More fair coverage from the New York Times
By Soren Dayton Posted in 2008 | Barack Obama | John McCain | Media Bias | The New York Times — Comments (1) / Email this page » / Leave a comment »
Today, the New York Times wrote a whole story about Colin Powell not saying bad things about Barack Obama. The same day, they run another hit piece on John McCain about housing. No wonder, the lefty nutjobs are going to spend $40m because the press has "fallen down on the job." What are they looking for? After all, the New York Times already runs fact-free stories attacking McCain.
Read on for a review of this morning's coverage.
First, the story on Obama:
Former Secretary of State Colin L. Powell may have contributed $2,300 to the Republican presidential campaign of Senator John McCain, but he is reserving his strongest praise for the Democratic candidacy of Senator Barack Obama. ...
“I thought that Senator Obama handled the issue well,” Mr. Powell told ABC’s “Good Morning America.” “He didn’t abandon the minister that brought him closer to his faith, but at the same time he deplored the kinds of statements that the Reverend Wright had made.”
Does anyone remember the last time that Colin Powell attacked anyone? Anyone? I can't remember a single example. Wow. That's newsworthy.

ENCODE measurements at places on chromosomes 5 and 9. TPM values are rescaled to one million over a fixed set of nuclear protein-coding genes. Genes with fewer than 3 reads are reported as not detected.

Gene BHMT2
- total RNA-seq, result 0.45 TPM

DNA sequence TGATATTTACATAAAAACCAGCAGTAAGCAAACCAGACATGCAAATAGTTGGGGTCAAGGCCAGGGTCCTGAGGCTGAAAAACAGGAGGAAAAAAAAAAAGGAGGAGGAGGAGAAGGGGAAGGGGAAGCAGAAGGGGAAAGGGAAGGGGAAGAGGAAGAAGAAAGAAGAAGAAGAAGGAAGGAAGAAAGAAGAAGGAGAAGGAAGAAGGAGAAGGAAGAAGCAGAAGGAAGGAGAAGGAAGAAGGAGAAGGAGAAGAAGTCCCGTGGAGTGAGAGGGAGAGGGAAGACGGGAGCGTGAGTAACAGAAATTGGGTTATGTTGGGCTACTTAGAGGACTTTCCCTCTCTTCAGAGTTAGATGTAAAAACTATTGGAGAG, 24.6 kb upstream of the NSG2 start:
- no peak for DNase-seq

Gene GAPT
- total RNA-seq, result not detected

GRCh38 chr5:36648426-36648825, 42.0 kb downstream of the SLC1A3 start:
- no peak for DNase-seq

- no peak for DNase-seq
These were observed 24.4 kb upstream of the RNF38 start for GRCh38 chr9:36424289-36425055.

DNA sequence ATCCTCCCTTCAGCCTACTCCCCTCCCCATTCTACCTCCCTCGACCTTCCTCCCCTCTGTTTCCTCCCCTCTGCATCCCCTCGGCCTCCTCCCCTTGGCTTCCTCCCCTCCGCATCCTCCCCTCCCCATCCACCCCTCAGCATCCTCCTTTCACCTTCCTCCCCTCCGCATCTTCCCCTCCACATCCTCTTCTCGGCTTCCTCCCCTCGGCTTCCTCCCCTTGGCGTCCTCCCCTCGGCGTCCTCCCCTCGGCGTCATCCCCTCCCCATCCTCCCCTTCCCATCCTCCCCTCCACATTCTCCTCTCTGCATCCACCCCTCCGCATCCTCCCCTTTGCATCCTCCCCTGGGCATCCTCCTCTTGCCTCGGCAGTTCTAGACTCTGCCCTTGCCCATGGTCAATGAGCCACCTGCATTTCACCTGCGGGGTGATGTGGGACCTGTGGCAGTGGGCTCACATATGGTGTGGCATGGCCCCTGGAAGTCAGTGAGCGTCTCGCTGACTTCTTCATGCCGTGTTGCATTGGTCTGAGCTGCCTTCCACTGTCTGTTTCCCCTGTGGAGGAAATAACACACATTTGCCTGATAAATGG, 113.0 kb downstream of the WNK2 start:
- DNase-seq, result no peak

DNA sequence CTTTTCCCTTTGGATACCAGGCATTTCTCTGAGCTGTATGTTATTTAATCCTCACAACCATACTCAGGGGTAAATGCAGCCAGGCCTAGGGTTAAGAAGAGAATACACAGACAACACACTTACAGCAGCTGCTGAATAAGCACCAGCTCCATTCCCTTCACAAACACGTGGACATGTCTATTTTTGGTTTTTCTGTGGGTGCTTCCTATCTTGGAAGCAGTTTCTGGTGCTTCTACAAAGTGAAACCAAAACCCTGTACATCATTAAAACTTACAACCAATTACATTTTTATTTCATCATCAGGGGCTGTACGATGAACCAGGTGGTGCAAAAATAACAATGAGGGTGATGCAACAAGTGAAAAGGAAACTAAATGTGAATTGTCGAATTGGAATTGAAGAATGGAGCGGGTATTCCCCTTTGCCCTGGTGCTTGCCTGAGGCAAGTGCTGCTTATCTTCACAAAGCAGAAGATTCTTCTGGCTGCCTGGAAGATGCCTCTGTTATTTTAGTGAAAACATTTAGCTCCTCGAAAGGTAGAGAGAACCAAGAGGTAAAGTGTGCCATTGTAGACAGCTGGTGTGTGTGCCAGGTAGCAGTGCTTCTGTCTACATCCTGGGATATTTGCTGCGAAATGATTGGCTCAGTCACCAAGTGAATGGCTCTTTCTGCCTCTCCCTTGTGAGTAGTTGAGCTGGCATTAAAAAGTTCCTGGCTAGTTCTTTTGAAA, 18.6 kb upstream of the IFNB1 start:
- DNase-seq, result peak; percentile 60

Meanwhile, Michael Cooper manufacturers a flip-flop. The first version of this story was actually titled "McCain Reverses Himself on Mortgage Position" before they changed it to "shifted. While some conservatives are not exactly thrilled with John McCain's housing proposal, it is neither a "reversal" nor a "shift" so much as a fleshing out of a proposal. The opening paragraph shows how silly the reporting is. Cooper first points out that McCain didn't call for "broad government intervention" a month ago, and this time, he calls for "for the federal government to aid some homeowners in danger of losing their homes."
In fact, in March, McCain said:
In our effort to help deserving homeowners, no assistance should be given to speculators. Any assistance for borrowers should be focused solely on homeowners, not people who bought houses for speculative purposes, to rent or as second homes.
What did McCain say yesterday?
The mortgage plan that Mr. McCain unveiled — which his advisers said was designed for needy homeowners, and not financial institutions — would apply to people who were falling behind on payments on their primary residences who could show that they would be able to meet the terms of a new, 30-year fixed-rate mortgage.
That's not very different. So what is the "shift"? No evidence.
Another day, another baseless story out of the New York Times. What's tomorrow?